And our best medium for this? The interwebz of course! Dr Rachael gave us a stack of stats, and they are awesome. Pay attention, cause these are the one's you'll want to take to your supervisor to get them to shift their butt online! Consider for a moment that Australia has a population of around 22,660,000. 12 million of us are on Facebook, with around 10 million checking their account daily (Matt was shocked by this stat when Dr Rachael was talking to him later that night, non-believer!). 9.8 million are on YouTube (Do a search for lab/science/nerd/geek remixes, gold!). 1.8 million are on twitter, with a similar number utilising WordPress as their blogging platform. Youtube and Facebook are amoung the most accessed pages in Australia. All these people already engage in social media, so why can't we engage them through it? At the moment, it is a captive audience of untapped potential! Interestingly, it was mentioned that twitter has a slightly older demographic compared to Facebook, and Google was our most used search engine by a ridiculously significant margin (86% market share!).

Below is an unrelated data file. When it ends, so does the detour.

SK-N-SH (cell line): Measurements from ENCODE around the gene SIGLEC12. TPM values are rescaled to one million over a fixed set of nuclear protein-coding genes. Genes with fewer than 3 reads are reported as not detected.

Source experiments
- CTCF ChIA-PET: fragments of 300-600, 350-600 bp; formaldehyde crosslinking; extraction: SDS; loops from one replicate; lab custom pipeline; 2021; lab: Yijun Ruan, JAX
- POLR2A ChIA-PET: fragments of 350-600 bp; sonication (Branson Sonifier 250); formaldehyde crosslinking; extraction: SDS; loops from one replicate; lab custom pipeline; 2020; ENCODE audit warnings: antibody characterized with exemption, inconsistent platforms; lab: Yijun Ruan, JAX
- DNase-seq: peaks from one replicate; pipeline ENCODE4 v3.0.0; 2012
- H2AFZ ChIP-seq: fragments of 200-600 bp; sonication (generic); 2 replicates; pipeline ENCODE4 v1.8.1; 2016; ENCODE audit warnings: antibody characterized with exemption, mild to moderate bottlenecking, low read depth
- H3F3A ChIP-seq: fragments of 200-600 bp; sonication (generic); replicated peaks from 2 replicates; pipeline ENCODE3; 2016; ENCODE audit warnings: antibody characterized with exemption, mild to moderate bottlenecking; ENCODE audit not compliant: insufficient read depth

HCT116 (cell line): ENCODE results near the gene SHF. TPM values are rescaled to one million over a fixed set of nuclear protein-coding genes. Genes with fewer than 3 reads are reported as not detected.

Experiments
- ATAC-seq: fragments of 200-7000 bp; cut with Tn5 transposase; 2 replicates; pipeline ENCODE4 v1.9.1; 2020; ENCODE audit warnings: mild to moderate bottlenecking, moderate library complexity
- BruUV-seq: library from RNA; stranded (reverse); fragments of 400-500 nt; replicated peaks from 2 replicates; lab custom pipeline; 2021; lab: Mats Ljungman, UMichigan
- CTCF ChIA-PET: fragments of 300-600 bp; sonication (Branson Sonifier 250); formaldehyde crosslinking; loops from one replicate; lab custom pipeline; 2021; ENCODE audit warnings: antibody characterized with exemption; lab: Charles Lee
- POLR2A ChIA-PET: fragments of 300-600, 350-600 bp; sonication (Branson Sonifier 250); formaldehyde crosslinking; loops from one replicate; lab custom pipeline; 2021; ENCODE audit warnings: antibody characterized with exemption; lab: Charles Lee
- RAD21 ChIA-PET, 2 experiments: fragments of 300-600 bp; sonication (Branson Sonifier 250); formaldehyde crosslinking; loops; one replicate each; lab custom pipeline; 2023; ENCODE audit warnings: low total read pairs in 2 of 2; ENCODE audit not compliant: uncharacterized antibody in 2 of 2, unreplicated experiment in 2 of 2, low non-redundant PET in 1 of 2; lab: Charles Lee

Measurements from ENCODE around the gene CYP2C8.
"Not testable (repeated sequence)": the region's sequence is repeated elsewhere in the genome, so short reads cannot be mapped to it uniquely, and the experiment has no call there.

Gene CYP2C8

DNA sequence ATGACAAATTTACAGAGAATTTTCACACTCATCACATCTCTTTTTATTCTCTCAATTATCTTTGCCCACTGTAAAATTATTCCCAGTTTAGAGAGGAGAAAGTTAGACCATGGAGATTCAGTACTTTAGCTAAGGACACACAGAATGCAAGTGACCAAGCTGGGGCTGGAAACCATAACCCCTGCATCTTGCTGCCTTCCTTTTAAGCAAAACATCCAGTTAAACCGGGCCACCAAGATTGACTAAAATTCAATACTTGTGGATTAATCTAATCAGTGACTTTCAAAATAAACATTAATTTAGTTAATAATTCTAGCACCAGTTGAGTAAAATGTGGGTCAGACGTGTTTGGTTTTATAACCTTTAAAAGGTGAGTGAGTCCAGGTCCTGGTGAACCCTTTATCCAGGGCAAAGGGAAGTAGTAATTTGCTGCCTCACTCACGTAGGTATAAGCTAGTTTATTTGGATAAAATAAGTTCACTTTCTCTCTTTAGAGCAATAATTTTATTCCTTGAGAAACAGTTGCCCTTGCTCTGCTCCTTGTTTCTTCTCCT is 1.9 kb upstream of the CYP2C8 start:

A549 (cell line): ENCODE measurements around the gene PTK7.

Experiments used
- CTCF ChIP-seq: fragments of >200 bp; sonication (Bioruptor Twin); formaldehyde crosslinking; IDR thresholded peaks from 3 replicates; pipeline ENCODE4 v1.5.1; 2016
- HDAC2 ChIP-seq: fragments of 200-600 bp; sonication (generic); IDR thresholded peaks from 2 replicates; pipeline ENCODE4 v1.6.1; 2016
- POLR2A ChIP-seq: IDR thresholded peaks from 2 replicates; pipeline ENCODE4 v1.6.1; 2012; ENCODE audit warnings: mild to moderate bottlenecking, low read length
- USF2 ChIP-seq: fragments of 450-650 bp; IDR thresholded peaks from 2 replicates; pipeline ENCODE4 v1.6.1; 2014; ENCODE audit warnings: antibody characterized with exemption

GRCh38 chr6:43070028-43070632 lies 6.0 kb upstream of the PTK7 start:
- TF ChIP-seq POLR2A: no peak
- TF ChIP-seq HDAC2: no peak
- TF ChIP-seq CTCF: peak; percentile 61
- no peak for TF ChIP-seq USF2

@dr_krystal Who's using social media in Aust? 1.8 million on Twitter, 10 million on Facebook - a captive audience for science?
@dr_krystal Australian use of social media statistics from @DrRachie here http://t.co/wDXlucm
Also check out Hitwise Australia for great stats on which websites we browseSo, how are we using our time on the internet? Apparently, we're a tiny bit obsessed with our health, with 1 in 2 using the internet to self-diagnose medical conditions (We've come a long way since my great-grandmother pestering my doctor grandfather about the her latest self-diagnosis courtesy of General Hospital). Two thirds use the internet to investigate medications. However, most will only read the first page of search results (~10 entries), which are often inaccurate (they also change, based on profiling of your previous searches). Seriously, go check out Dr Google, type in a random symptom, and see how deadly your condition is. After playing with that for 5 mins, you won't be at all shocked by this next statistic...
@brainsmatter 71% of self diagnosis search results on google are wrong
@dr_krystal Australian use of internet for health info from @DrRachie talk here http://t.co/AukQoJI
@cpezaro I'd love to be able to receive credible medical advice by #SocMedSci!!
@dr_krystal Do scientists have a responsibility to shift the balance of information available on the internet? To counter-pseudoscience?
@_vTg_ On this point, I think any scientist complaining about errors in Wikipedia should make he effort to correct them.